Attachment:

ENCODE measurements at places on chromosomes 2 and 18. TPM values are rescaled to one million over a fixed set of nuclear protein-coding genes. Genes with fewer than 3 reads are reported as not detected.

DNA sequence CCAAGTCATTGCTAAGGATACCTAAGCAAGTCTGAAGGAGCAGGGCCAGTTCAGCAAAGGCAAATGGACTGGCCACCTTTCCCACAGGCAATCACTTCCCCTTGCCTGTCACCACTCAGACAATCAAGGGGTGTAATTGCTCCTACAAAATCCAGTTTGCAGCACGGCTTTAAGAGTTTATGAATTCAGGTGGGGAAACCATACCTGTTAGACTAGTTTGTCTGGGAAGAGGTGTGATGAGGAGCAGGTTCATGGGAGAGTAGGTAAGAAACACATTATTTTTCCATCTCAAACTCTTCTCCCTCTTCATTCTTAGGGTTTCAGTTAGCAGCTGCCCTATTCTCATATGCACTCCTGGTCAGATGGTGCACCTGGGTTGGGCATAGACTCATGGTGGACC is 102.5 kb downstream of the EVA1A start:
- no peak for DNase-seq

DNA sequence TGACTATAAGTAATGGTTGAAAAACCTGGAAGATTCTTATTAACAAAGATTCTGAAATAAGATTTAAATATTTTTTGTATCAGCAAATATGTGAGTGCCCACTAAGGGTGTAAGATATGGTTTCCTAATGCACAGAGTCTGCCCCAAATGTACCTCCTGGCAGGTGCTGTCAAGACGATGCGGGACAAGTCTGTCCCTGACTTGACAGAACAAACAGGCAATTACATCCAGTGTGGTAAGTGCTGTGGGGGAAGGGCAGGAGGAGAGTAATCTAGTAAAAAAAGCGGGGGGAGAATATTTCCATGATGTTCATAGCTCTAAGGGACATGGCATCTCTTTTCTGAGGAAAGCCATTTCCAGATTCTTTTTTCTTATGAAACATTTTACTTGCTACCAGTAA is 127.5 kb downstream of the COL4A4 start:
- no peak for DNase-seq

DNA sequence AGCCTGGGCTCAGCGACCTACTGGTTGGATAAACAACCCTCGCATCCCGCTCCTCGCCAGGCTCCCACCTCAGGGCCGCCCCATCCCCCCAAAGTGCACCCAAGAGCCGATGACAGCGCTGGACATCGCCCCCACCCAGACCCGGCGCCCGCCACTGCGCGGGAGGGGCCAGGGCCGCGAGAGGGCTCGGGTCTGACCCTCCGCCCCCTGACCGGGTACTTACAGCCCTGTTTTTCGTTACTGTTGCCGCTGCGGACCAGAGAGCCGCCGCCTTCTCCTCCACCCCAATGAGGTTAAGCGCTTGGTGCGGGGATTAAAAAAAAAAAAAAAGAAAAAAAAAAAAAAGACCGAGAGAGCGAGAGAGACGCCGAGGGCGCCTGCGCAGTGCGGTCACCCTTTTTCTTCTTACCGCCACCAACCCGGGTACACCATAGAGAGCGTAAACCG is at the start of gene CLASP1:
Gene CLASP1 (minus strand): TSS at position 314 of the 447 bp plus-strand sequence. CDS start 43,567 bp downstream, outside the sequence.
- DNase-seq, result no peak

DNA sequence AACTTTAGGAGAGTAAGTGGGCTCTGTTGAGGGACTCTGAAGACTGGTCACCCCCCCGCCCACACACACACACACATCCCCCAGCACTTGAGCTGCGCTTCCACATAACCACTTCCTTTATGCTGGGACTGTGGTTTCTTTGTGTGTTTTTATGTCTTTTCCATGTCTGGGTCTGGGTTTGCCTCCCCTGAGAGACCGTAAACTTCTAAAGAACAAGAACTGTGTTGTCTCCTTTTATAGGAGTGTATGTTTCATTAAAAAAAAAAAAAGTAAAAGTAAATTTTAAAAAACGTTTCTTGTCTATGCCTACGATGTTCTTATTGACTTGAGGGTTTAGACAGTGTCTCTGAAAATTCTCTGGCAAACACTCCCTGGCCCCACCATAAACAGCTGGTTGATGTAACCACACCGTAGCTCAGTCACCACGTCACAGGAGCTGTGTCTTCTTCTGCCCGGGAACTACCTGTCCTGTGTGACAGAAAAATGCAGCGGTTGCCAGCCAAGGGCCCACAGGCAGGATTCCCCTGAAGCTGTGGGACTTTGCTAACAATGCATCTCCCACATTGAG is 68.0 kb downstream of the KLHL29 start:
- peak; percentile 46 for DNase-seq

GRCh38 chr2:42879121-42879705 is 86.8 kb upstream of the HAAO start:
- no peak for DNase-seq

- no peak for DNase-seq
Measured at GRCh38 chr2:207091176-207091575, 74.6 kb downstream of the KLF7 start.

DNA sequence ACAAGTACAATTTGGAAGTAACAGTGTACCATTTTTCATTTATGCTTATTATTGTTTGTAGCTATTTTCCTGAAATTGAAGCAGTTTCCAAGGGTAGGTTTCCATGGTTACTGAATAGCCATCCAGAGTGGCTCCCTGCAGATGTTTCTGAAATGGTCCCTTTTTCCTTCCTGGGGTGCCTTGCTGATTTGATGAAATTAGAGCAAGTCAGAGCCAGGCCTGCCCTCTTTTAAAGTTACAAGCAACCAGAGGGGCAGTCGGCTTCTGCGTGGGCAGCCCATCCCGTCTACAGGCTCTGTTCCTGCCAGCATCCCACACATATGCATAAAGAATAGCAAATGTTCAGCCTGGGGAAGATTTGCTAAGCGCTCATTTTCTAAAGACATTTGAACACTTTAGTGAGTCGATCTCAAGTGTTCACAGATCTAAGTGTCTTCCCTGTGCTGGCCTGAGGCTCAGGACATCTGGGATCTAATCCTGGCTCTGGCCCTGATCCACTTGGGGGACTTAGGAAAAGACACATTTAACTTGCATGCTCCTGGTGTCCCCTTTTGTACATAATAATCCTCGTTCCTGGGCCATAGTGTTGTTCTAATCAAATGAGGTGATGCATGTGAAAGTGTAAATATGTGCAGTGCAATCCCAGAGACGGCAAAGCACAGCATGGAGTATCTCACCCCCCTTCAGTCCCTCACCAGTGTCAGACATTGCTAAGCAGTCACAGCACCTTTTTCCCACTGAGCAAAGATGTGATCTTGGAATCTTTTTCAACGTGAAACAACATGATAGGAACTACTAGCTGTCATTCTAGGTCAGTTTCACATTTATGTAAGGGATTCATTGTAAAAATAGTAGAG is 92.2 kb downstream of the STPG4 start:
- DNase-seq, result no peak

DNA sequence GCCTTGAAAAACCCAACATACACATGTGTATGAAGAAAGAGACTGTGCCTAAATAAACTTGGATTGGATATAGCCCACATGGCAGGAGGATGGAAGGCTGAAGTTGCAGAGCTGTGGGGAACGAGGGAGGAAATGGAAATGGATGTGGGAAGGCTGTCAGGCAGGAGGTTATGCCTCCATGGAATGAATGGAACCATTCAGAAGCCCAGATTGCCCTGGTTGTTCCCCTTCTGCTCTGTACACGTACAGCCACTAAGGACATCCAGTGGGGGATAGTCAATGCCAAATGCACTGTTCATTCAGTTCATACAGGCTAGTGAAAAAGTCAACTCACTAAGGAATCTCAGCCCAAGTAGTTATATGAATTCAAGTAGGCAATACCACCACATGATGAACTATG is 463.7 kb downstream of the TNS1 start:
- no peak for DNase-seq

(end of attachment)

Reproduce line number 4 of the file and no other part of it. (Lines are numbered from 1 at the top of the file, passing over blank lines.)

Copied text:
DNA sequence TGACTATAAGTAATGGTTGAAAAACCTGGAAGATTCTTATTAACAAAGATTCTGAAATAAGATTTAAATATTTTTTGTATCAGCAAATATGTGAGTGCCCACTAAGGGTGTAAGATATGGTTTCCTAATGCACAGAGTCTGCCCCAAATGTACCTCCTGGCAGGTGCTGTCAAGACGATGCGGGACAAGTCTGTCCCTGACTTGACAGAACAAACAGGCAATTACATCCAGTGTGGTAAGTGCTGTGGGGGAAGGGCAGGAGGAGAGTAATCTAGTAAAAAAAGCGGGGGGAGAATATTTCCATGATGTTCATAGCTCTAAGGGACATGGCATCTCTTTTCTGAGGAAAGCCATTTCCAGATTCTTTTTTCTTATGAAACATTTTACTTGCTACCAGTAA is 127.5 kb downstream of the COL4A4 start: